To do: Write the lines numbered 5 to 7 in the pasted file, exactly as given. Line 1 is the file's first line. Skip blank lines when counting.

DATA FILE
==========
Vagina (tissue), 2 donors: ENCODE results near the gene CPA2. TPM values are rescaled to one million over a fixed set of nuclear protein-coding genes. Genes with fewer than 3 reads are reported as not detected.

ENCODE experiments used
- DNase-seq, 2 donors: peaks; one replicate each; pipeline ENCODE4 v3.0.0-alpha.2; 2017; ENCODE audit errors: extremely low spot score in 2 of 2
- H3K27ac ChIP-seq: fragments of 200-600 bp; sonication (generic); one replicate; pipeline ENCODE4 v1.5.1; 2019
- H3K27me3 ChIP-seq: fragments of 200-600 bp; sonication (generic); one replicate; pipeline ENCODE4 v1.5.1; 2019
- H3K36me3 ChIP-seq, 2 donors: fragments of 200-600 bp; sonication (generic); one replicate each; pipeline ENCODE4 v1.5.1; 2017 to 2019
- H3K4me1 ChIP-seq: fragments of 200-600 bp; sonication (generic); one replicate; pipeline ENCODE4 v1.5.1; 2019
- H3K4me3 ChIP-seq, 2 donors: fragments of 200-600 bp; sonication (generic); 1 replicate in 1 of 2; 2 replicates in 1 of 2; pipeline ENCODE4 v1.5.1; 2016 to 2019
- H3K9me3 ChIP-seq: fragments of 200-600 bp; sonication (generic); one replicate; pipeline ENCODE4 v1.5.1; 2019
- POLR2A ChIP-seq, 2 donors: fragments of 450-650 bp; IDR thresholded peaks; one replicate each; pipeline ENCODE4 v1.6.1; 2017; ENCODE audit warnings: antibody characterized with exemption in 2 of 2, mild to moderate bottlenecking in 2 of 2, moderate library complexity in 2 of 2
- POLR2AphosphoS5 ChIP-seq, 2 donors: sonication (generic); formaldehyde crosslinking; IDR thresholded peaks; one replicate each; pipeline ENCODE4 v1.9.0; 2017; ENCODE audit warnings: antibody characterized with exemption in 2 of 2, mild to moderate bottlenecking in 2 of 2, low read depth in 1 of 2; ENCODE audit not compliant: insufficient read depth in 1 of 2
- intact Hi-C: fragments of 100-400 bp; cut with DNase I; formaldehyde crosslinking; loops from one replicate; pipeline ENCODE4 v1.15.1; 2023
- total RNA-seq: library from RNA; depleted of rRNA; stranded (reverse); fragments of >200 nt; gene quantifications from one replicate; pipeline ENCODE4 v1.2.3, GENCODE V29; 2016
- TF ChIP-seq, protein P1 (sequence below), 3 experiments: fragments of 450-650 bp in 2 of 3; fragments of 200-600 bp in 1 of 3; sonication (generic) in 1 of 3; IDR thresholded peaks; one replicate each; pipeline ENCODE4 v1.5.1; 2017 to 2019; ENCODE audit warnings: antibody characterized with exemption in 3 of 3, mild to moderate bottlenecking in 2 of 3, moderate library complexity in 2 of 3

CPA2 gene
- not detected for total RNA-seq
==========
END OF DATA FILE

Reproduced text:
- H3K27me3 ChIP-seq: fragments of 200-600 bp; sonication (generic); one replicate; pipeline ENCODE4 v1.5.1; 2019
- H3K36me3 ChIP-seq, 2 donors: fragments of 200-600 bp; sonication (generic); one replicate each; pipeline ENCODE4 v1.5.1; 2017 to 2019
- H3K4me1 ChIP-seq: fragments of 200-600 bp; sonication (generic); one replicate; pipeline ENCODE4 v1.5.1; 2019